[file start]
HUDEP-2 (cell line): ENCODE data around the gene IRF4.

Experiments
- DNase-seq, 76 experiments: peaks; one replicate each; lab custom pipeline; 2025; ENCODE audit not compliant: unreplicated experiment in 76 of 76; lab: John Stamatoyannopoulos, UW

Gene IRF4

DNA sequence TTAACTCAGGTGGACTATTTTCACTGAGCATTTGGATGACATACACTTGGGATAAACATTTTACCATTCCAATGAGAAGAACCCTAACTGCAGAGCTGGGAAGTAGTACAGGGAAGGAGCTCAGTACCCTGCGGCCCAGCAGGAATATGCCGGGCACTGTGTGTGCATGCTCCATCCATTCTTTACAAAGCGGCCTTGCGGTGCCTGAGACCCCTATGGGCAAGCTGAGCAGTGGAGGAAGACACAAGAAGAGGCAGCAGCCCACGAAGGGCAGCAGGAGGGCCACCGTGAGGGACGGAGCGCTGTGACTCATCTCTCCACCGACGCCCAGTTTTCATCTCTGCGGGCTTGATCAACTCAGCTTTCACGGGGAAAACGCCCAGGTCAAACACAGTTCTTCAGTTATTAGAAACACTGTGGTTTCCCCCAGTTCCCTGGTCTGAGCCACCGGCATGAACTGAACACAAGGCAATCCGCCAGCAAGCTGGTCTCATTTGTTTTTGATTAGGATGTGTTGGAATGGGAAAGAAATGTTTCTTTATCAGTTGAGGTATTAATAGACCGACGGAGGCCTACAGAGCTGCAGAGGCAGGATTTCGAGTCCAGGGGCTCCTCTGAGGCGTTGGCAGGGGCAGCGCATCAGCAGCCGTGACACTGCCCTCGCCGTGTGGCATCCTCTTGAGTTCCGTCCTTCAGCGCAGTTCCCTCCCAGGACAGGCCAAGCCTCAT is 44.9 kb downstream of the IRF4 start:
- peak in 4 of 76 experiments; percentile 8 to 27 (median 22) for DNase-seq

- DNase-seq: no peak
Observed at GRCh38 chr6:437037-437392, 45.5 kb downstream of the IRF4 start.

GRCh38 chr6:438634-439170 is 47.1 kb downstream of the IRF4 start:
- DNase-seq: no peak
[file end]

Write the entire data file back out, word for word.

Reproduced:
HUDEP-2 (cell line): ENCODE data around the gene IRF4.

Experiments
- DNase-seq, 76 experiments: peaks; one replicate each; lab custom pipeline; 2025; ENCODE audit not compliant: unreplicated experiment in 76 of 76; lab: John Stamatoyannopoulos, UW

Gene IRF4

DNA sequence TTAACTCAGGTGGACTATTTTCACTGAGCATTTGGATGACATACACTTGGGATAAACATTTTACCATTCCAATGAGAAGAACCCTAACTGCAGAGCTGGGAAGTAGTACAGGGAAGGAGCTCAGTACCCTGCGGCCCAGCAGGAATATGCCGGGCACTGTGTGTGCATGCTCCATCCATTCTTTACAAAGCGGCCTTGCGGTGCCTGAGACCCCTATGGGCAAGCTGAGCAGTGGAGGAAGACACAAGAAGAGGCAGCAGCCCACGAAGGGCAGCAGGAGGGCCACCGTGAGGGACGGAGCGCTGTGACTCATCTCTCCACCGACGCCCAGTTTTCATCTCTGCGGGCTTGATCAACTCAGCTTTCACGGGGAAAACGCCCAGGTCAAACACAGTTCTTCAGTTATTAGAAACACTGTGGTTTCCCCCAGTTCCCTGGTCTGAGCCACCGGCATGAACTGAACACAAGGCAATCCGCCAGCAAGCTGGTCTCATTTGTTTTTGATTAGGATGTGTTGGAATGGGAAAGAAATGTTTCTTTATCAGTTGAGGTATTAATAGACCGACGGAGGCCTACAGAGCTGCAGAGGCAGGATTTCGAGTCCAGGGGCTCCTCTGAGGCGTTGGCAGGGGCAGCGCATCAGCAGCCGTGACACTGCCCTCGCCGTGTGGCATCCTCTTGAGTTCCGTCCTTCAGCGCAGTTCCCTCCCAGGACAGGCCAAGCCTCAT is 44.9 kb downstream of the IRF4 start:
- peak in 4 of 76 experiments; percentile 8 to 27 (median 22) for DNase-seq

- DNase-seq: no peak
Observed at GRCh38 chr6:437037-437392, 45.5 kb downstream of the IRF4 start.

GRCh38 chr6:438634-439170 is 47.1 kb downstream of the IRF4 start:
- DNase-seq: no peak